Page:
Black History Month Should Be Wrapped in EmpowermentFeb 08, 2022
Black History Month is a lot like watermelon because they were both once connected to experiences that brought and displayed Black Joy!
Black History Month was JOYFUL! It showed Black Pride and Excellence! Yet now, many Black students dislike Black History Month because it's a time when they are reminded of when their ancestors were enslaved, with constant images of pain.
Watermelon was a source of Black Joy and FREEDOM. It symbolized Black independence. Yet now, tons of Black people fear eating Watermelon in public and experience second-hand embarrassment even witnessing another Black person doing so. Yes, the watermelon in public thing is real- check out my next post!
What should you know about Black History?
Well, the father of Black History is Dr. Carter G. Woodson.
He was the first known scholar to study Black history and founded "The Journal of Negro History" in 1916. (Note, we don't use the word "Negro" anymore.)
Before Black history month, there was only a week. And Dr. Carter G. Woodson started this!
The second week of February was dedicated to learning about Black history.
This meant Black inventors, creators, and accomplishments.
What we can do...
Black History Week, now Black History month, is meant to be a time when young Black children, who live in a world where they are constantly being taught about White accomplishments, are reminded of all of the people who came before them. Everyone who has polished their crown.
After each lesson, Black children should feel empowered and proud.
What about Watermelon?
Watermelon was once a HUGE SYMBOL OF FREEDOM and Joy FOR FREE BLACK people!
When enslaved people received emancipation during the Civil War, watermelon was a fruit that Free Blacks knew well, as it was often given to enslaved people to grow on their own.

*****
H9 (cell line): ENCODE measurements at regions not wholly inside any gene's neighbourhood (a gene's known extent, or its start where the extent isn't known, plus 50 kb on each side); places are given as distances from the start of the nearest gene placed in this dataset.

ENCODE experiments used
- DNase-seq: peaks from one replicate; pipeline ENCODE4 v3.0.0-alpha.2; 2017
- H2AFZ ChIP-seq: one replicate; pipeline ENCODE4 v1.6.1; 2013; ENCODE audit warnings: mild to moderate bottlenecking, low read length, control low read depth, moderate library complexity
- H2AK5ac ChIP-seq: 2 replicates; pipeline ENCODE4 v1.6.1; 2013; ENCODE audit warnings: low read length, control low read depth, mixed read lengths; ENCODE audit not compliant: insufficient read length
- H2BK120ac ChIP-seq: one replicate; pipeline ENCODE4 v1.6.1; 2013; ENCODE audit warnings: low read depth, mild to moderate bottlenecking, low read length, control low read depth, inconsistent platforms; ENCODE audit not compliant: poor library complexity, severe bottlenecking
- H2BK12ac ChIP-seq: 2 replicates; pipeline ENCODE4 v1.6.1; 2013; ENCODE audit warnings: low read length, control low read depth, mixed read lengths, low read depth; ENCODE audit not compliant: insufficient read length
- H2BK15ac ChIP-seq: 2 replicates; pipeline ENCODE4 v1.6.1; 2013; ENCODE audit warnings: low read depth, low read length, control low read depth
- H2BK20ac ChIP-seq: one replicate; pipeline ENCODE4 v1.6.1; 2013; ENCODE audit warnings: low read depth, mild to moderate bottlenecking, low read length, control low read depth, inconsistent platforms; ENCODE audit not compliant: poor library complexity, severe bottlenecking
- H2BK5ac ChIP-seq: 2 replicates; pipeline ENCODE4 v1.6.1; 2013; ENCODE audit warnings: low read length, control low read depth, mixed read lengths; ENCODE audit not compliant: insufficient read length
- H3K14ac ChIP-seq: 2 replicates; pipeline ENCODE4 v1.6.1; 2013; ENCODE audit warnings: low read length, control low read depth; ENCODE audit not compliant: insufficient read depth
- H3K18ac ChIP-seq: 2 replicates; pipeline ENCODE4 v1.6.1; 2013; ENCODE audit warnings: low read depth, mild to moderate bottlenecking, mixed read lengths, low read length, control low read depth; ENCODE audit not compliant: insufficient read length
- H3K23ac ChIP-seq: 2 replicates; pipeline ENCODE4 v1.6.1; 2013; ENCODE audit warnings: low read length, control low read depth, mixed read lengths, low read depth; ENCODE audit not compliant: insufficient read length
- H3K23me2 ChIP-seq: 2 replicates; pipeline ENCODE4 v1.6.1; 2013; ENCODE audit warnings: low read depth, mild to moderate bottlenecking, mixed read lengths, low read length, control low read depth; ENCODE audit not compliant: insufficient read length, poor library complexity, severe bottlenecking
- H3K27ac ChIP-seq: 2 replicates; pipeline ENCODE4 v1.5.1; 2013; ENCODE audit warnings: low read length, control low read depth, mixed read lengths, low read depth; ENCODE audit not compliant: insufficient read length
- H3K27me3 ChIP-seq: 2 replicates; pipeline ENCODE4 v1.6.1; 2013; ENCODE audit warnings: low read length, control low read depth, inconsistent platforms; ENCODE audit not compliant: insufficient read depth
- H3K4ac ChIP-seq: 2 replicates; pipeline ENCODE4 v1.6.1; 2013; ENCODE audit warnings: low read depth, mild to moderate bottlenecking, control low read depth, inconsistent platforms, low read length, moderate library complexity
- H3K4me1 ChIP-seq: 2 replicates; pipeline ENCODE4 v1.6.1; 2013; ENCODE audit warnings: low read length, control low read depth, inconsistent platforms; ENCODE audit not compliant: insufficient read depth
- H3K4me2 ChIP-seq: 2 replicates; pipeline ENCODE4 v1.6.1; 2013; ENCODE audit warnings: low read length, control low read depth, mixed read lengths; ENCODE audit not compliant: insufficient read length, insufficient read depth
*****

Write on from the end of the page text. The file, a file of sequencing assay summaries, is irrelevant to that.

Free Blacks then sold watermelon in the markets and ate it together as a symbol of freedom and enjoyment. It was also a way to make money on their own!
The joy and independence that watermelon brought Free Blacks became a threat...
Unfortunately, this was perceived by many racist Americans as a threat to "the order of things" in America. Thus, a smear campaign began.
The media began to create images that connected watermelon with Black laziness, childishness, and an inability to properly care for oneself without a "master."
Notice the similarities?
Black people stopped eating watermelon (or at least enjoying it in public) to fight against the stereotype, especially as they attempted to gain acceptance and joy in the "working" world.
Now, think about the images and films you see during Black History Month...Images of hurt and pain.
Images that have some Black children decide that BHM is their least favorite month of all.
Wrap Black History in Empowerment and Joy!
If it ain't about joy then it ain't Black History!
Even if it's a tough topic, it needs to be wrapped in the arms of empowerment.
It needs to shine the crown of your Black students.
(Even if you don't have any, imagine a Black child is in the room every time you discuss Black history. Are your words shining their crown?)